Back in January, I wrote a piece arguing that the reaction to the Zika virus—especially in the United States—was not proportionate to the threat it posed, especially when very similar diseases that have wider spreads and effect more people were getting very little press. While I still stand by my assertions that much of the media coverage of Zika—which has died down considerably in recent weeks—was due to the macabre nature of the microcephaly it may have caused, the Rio Olympics present nothing less than a global public health nightmare. In last few weeks, the CDC has reported that sexual transmission of the Zika virus has now been proven, while a recent article in The Lancet provided the first concrete evidence that Zika can cause Guillain-Barre Syndrome, an autoimmune disorder that can lead to partial or near-total paralysis and, in rare cases, death. However, it is the sheer size and scale of the Rio Olympics that is most troubling.

The exact way in which Zika came to South America has yet to be proven, but the most compelling and widely used hypothesis is that it came over during the 2014 World Cup in the blood stream of one or more of the millions of soccer fans that descended on Brazil for the tournament. Once there, it’s supposed that one or more mosquitos took a blood meal from the infected individual(s) and it spread from there. Considering the fact that 590,000 overseas tourists came to Great Britain for the 2012 London Olympics and that there have 1.5 million detected Zika cases in Brazil, the chances that someone might leave the Rio Olympics after being bit by an infected mosquito are not insubstantial. And, while the most endemic areas of Zika infections have been in the northeast of the country—thousands of miles away from Rio de Janeiro where most of the events will be held—the risks of contracting the virus are still significant.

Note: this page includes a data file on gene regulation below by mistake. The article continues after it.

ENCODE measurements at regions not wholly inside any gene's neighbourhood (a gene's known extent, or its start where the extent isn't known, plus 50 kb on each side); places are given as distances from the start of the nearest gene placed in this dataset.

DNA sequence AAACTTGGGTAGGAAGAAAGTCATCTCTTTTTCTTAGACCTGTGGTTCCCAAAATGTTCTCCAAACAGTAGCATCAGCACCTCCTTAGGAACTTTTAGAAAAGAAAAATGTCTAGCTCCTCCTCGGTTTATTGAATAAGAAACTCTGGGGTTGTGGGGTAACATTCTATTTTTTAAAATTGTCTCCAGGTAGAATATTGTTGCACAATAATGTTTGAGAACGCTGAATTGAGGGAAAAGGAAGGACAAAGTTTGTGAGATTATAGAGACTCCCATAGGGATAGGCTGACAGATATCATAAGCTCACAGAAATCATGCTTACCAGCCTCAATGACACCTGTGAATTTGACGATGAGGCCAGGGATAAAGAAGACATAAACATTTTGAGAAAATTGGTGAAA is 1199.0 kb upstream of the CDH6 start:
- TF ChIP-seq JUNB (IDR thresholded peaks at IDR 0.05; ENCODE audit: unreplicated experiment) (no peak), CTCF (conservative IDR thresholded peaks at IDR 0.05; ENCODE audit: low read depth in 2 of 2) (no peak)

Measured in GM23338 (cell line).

A Brazilian worker disinfects in Rio de Janeiro, trying to kill off the Zika-carrying mosquitos in the city (EPA/Marcelo Sayao)

If Zika were the only potential issue with Rio Olympics it would be bad enough, but there is another problem that does not pose a global health threat, but which has a greater impact on the daily lives of the inhabitants of Rio de Janeiro and will most likely have a direct effect on the athletes themselves. That problem is the fact that the waters in Rio de Janeiro which will play host to many of the events in the 2016 Summer Olympics are filthy and there’s not a snowball’s chance in hell that the Brazilian government will be able to fully clean it up by August. And when I say the waters are filthy, I don’t mean that they’re filled with sediment or algae or even the usual amounts of plastic and trash that can be found in our oceans. I mean they’re massive, tidal septic tanks brimming with hot garbage.